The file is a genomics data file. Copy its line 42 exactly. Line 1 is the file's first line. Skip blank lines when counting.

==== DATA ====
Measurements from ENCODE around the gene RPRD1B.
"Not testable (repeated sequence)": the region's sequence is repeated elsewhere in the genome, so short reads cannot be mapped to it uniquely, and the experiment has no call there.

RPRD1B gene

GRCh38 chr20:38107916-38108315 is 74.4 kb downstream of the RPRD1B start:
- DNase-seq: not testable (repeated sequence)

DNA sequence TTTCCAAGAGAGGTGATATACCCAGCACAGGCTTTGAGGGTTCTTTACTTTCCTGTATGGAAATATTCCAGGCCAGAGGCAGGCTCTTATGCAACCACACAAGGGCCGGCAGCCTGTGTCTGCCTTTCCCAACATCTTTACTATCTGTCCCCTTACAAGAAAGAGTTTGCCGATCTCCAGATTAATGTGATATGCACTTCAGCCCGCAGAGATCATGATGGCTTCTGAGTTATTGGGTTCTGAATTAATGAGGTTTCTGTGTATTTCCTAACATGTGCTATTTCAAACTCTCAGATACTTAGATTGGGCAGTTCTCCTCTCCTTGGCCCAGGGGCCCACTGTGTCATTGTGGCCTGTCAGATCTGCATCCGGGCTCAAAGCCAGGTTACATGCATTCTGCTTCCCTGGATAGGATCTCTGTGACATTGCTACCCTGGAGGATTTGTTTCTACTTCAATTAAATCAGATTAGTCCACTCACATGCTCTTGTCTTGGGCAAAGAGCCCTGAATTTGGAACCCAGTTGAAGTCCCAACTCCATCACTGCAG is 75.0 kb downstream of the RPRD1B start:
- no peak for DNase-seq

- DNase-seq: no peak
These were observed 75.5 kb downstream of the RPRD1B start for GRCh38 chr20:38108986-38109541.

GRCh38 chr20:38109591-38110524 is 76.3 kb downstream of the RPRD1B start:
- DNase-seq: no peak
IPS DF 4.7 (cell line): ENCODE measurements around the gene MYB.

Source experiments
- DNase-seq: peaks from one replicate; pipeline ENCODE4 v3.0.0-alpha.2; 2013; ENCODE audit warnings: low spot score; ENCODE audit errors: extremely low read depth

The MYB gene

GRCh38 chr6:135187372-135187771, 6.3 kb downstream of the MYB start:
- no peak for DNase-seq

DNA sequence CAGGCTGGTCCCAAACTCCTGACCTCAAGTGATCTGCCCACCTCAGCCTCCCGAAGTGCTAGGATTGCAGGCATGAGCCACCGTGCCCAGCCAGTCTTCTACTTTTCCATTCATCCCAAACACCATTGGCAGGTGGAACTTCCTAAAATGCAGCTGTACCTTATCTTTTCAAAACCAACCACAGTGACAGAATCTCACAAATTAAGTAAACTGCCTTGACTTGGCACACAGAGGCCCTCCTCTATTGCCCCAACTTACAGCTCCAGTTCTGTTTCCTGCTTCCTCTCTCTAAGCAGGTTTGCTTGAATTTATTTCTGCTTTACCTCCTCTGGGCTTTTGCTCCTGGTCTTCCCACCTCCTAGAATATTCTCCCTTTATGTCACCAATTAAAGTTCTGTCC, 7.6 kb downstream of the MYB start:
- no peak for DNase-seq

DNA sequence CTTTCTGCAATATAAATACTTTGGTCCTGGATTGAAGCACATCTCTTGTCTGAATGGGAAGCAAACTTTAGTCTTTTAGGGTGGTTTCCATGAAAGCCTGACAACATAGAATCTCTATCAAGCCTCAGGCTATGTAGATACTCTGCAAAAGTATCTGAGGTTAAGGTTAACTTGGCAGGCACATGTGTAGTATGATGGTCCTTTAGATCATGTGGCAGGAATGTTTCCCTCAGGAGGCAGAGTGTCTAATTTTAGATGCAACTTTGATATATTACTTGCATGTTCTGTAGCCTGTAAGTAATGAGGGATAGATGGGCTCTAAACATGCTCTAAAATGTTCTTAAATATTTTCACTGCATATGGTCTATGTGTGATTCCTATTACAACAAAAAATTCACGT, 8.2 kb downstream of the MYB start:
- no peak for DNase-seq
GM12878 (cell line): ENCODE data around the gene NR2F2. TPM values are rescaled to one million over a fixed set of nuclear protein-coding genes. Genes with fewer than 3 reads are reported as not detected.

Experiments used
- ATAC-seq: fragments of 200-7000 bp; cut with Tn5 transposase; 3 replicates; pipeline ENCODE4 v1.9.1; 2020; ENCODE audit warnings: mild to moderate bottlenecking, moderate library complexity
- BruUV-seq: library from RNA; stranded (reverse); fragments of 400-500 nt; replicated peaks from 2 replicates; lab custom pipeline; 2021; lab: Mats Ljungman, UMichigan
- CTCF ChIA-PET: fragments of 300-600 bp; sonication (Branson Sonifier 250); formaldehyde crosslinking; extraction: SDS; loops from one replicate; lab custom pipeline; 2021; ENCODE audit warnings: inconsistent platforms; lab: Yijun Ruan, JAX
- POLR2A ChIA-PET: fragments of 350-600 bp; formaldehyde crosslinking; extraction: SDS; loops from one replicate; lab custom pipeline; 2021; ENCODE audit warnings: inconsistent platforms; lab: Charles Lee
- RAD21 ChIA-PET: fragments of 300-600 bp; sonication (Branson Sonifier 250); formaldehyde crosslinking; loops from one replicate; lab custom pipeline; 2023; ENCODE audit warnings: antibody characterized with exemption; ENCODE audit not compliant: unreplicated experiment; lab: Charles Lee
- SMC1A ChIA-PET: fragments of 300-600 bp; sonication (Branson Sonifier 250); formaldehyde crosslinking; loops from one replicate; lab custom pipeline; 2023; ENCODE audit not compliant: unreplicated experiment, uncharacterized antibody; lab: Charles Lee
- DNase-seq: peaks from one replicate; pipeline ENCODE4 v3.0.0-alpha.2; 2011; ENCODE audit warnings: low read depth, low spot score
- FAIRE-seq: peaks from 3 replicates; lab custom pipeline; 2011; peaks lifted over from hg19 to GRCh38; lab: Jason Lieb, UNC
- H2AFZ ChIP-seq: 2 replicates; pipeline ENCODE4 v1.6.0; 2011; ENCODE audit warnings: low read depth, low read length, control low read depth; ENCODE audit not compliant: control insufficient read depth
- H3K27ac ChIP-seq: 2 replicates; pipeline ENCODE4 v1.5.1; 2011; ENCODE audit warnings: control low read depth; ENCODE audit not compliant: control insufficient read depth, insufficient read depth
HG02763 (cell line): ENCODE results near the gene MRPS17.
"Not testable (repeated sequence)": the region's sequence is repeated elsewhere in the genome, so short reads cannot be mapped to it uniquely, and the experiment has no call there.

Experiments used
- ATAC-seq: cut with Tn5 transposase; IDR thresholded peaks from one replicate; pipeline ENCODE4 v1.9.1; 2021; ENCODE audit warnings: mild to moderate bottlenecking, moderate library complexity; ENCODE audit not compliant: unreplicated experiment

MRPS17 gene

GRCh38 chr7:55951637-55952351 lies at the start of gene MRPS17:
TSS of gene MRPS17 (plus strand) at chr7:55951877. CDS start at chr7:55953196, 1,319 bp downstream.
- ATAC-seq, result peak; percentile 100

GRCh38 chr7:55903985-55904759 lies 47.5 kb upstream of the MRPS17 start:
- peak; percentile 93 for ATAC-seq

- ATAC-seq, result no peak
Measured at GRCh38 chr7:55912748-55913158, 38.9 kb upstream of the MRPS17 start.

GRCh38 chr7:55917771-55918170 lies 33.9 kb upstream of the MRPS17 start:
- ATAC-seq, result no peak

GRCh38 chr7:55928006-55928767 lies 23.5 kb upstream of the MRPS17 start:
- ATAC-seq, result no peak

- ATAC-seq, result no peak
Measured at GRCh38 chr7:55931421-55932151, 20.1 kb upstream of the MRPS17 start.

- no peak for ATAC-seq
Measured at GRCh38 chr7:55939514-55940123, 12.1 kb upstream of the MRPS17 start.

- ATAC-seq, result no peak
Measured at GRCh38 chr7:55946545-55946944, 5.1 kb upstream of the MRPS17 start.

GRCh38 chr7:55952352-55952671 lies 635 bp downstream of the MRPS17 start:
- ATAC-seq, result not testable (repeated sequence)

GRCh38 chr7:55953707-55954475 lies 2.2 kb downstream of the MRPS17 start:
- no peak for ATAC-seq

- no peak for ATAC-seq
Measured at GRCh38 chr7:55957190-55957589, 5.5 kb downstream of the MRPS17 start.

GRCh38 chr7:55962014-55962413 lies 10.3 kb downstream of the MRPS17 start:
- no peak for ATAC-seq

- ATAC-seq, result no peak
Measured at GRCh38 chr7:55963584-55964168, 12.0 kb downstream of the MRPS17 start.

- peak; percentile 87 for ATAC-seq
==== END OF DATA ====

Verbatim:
GRCh38 chr7:55903985-55904759 lies 47.5 kb upstream of the MRPS17 start: